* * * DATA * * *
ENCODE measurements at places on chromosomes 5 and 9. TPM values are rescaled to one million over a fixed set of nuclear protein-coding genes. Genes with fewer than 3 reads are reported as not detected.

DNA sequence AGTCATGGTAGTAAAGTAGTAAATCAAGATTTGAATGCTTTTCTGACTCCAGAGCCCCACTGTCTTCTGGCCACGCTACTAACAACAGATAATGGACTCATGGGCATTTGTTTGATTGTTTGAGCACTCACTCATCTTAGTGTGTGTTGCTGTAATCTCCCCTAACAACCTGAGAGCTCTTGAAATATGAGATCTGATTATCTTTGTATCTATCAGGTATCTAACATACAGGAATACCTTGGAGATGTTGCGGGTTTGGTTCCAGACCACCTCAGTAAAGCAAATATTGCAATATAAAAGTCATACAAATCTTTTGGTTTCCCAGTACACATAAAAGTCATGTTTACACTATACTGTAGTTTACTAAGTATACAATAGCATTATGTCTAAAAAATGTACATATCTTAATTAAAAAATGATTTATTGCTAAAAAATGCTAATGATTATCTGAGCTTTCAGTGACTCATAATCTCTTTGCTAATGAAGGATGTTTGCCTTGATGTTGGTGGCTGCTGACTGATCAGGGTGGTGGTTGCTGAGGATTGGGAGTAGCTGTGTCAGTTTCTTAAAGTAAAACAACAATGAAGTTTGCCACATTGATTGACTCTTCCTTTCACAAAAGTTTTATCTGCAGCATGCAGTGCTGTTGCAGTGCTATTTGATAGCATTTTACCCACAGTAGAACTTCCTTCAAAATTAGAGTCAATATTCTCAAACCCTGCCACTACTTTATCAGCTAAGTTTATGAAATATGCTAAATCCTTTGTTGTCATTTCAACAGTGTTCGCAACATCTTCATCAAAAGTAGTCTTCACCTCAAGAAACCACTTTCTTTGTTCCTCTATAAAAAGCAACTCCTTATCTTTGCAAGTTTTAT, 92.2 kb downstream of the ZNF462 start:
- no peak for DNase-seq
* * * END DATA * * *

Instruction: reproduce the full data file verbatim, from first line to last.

ENCODE measurements at places on chromosomes 5 and 9. TPM values are rescaled to one million over a fixed set of nuclear protein-coding genes. Genes with fewer than 3 reads are reported as not detected.

DNA sequence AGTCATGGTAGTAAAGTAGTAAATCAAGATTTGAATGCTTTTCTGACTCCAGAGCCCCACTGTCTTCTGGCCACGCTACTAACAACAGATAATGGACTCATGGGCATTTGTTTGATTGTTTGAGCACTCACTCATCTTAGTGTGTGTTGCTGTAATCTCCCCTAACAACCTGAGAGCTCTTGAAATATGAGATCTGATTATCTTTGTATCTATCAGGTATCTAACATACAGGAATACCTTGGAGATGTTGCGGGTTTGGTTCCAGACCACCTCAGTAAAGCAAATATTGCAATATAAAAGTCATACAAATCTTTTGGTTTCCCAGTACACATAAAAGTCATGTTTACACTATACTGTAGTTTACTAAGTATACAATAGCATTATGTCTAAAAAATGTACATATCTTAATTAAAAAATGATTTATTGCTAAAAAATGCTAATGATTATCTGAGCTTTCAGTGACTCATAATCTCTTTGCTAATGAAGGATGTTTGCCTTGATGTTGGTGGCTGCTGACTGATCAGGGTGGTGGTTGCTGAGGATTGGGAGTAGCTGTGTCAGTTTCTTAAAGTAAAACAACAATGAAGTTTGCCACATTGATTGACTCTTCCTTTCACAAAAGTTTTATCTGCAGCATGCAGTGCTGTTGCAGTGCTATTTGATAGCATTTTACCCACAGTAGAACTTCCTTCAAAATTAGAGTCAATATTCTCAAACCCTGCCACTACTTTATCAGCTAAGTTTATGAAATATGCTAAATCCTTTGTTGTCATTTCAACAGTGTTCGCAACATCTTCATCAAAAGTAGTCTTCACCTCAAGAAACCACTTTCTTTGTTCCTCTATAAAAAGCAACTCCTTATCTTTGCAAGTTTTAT, 92.2 kb downstream of the ZNF462 start:
- no peak for DNase-seq